COVID-19 kills patients using an enzyme similar to neurotoxins in rattlesnake venom

TUCSON, Ariz. — COVID-19 appears to kill patients in the same way a rattlesnake does — triggering a protein related to neurotoxins found in the reptile’s venom, a new study reveals. Scientists at the University of Arizona believe the mechanism may hold the key to predicting patients most likely to die from the virus.

This trigger fuels the severity of the virus by causing severe inflammation. A patient’s immune system goes into overdrive, leading to organ failure.

“Many patients who died from COVID-19 had some of the highest levels of this enzyme that have ever been reported,” says study senior author Dr. Floyd Chilton in a university release.

The COVID enzyme shares the same genetic ancestry as the key active chemical in snake venom.

Dr. Chilton add that this protein “shares a high sequence homology to the active enzyme in rattlesnake venom and, like venom coursing through the body, it has the capacity to bind to receptors at neuromuscular junctions and potentially disable the function of these muscles.”

Could snake venom similarities explain ‘long COVID’?

Neurotoxins from a rattlesnake bite can kill a human within a couple of hours. The shock discovery could also shed light on long-COVID, which continues to cause symptoms weeks or months after infection. Those symptoms range from fatigue, headaches, and breathlessness, to fever and stomach pain.

“Roughly a third of people develop long COVID, and many of them were active individuals who now can’t walk 100 yards,” the study author continues. “The question we are investigating now is: If this enzyme is still relatively high and active, could it be responsible for part of the long COVID outcomes that we’re seeing?”

The study, published in the Journal of Clinical Investigation, opens the door to a fresh therapeutic to reduce COVID mortality rates. Their findings come from an analysis of blood samples from two groups of COVID-19 patients. Experts say vaccines alone will not conquer the pandemic. However, the world is still waiting for an effective anti-viral drug to enter circulation.

Dr. Chilton has been investigating the protein, called sPLA2-IIA (secreted phospholipase A2 group IIA), for more than three decades. It has also been the subject of studies for half a century. The Arizona team notes that the protein has “similarities to an active enzyme in rattlesnake venom.”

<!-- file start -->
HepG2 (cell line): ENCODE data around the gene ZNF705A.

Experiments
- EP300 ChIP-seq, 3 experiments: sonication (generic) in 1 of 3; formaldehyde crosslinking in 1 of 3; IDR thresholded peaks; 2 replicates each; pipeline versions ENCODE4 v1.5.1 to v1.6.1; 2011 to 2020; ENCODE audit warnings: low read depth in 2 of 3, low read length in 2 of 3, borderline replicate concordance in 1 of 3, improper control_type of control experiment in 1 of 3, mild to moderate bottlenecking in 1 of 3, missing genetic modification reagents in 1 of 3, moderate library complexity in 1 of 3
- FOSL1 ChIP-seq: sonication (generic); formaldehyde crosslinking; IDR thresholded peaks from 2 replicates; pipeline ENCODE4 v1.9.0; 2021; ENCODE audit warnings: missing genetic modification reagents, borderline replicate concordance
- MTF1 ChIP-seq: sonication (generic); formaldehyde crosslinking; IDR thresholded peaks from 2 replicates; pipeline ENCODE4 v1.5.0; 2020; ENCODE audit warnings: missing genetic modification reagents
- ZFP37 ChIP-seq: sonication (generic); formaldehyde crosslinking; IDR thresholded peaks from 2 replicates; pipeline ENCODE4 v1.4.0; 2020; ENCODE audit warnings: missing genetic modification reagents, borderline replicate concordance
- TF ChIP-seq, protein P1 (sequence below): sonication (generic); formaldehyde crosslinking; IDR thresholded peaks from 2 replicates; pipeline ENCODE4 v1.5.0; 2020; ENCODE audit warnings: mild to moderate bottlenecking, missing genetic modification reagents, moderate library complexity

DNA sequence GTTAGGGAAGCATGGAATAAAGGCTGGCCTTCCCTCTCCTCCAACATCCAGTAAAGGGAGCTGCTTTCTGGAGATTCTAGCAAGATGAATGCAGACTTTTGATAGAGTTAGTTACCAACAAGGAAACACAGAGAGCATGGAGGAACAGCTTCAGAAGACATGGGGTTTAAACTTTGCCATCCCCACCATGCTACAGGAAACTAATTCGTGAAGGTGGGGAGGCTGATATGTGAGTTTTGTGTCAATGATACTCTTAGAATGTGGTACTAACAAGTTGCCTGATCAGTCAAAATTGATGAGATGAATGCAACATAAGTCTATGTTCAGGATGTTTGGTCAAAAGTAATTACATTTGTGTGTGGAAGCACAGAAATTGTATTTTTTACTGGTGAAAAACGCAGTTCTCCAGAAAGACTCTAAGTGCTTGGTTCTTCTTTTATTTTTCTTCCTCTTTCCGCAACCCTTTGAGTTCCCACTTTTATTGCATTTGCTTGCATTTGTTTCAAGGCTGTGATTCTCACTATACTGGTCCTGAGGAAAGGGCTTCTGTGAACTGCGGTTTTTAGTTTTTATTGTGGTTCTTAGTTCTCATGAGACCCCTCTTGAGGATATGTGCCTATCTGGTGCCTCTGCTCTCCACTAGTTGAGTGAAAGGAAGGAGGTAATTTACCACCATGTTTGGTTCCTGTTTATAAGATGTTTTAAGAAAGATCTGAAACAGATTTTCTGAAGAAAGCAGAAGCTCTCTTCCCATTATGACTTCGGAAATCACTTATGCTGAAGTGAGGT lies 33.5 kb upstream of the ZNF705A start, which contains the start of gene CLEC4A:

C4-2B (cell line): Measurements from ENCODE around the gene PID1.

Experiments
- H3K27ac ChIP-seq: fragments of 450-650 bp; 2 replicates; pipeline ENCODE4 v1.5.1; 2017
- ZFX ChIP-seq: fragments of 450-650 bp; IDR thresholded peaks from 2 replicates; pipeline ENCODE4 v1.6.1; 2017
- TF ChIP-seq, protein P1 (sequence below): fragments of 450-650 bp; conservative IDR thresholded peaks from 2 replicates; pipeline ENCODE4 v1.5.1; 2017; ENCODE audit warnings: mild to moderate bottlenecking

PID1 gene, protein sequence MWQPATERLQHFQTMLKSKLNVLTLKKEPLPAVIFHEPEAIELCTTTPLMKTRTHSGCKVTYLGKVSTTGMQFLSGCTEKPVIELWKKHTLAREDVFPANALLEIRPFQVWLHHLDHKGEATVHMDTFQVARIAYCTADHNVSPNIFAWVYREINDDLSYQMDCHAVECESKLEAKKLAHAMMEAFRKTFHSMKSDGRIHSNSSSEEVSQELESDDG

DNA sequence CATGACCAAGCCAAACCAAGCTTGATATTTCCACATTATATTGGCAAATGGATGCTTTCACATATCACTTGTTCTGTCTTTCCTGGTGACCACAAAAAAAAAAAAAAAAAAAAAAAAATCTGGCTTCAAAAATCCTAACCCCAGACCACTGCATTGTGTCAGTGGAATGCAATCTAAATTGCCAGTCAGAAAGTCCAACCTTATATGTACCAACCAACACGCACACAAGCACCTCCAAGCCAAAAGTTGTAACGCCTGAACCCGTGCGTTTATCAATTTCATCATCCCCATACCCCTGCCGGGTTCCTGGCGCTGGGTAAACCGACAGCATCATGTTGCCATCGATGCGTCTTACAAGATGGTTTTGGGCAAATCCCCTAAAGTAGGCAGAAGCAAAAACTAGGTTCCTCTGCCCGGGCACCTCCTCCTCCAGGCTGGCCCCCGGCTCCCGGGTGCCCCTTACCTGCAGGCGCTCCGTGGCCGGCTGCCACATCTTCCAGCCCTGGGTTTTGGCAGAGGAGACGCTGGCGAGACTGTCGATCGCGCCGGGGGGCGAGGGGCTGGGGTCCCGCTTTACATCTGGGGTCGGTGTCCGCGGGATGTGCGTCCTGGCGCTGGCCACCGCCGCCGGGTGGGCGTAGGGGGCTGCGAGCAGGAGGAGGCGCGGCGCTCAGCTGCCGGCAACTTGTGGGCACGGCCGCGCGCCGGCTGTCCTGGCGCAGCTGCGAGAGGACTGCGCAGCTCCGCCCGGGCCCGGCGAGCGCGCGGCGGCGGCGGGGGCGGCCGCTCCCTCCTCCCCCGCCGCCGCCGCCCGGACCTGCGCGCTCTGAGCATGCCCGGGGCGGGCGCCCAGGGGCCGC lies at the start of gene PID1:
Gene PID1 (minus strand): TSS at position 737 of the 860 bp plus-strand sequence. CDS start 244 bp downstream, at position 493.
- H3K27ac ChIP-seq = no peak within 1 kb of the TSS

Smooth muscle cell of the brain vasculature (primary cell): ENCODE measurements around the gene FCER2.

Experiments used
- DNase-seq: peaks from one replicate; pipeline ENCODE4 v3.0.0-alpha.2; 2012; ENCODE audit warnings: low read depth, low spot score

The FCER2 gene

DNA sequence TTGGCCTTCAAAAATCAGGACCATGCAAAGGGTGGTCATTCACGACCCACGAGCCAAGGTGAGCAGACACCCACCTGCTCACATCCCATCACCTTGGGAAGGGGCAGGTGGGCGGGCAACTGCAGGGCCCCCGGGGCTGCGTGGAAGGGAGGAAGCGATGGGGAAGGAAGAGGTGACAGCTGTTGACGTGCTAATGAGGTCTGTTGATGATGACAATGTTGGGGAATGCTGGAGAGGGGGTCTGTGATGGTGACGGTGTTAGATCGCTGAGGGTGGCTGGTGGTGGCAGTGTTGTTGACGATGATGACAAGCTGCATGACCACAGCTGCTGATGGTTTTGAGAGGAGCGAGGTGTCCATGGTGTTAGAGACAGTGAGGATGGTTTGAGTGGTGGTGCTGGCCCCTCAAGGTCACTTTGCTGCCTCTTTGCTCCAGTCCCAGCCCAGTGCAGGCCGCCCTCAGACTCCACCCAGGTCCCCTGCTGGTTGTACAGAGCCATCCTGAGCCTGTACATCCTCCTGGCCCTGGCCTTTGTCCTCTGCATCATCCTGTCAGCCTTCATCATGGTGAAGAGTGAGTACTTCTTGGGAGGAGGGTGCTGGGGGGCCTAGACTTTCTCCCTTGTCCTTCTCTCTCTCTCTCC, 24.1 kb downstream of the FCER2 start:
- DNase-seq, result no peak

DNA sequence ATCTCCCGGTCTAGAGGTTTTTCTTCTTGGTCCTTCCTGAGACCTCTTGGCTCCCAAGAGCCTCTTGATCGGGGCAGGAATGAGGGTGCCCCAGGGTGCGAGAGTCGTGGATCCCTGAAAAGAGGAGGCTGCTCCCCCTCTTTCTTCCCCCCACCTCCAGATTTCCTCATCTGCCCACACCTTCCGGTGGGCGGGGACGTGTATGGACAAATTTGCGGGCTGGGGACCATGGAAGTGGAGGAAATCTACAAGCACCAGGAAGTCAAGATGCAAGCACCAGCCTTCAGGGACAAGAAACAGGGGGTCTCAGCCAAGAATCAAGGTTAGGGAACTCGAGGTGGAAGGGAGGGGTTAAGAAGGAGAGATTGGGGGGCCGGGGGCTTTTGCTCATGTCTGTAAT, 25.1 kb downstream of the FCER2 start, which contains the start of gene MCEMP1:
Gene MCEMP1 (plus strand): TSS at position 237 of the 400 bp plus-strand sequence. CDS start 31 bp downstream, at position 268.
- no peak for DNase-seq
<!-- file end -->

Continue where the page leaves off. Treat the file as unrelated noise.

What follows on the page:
Healthy people actually carry this protein

Surprisingly, the protein is also found in low concentrations in healthy individuals, playing a critical role in fighting infections by destroying bacteria. At high levels however, it “shreds” the membranes of vital organs.

“It’s a bell-shaped curve of disease resistance versus host tolerance,” Dr. Chilton explains. “In other words, this enzyme is trying to kill the virus, but at a certain point it is released in such high amounts that things head in a really bad direction, destroying the patient’s cell membranes and thereby contributing to multiple organ failure and death.”

Medications which act as sPLA2-IIA inhibitors are already undergoing tests during the pandemic.

“The study supports a new therapeutic target to reduce or even prevent COVID-19 mortality,” adds co-author Professor Maurizio Del Poeta of Stony Brook University.

Dr. Chilton contacted Del Poeta last year with the idea to identify a potential prognostic factor in the blood lipids (or fats) and metabolites of patients. Prof. Del Poeta and colleagues collected stored plasma samples, looked at medical charts, and tracked down clinical data from 127 of their patients. A second independent study included a mix of 154 patient samples collected from Stony Brook and Banner University Medical Centre in Tucson, Arizona.

“These are small cohorts, admittedly, but it was a heroic effort to get them and all associated clinical parameters from each patient under these circumstances,” Dr. Chilton says. “As opposed to most studies that are well planned out over the course of years, this was happening in real time on the ICU floor.”

Determining the lethal dose of ‘COVID venom’

The researchers used AI (artificial intelligence) to analyze thousands of patient data points. They focused on biochemical enzymes and levels of lipid metabolites, as well as taking into account other risk factors including age, body mass index, and pre-existing health conditions.

“We were able to identify patterns of metabolites that were present in individuals who succumbed to the disease,” reports lead author Dr. Justin Snider from the University of Arizona. “The metabolites that surfaced revealed cell energy dysfunction and high levels of the sPLA2-IIA enzyme. The former was expected but not the latter.”

The machine learning algorithms showed most healthy individuals have circulating levels hovering around half a nanogram per milliliter. The virus was lethal in 63 percent of patients who had severe COVID and sPLA2-IIA levels of at least 10 nanograms per milliliter.

Prof. Charles McCall of Wake Forest University describes it as a “shredder” for its prevalence in serious inflammation such as bacterial sepsis and hemorrhagic and cardiac shock. To date, over 600,000 Americans have died from COVID-19 since the beginning of 2020.

Rattlesnakes are among the world’s most deadly predators. There are more than two dozen species. All have the iconic rattle at the tip of their tail to warn potential aggressors to back off – or to distract prey. Their venom from a bite will affect a victim’s circulatory system by destroying skin tissues and blood cells and by causing internal hemorrhaging.

South West News Service writer Mark Waghorn contributed to this report.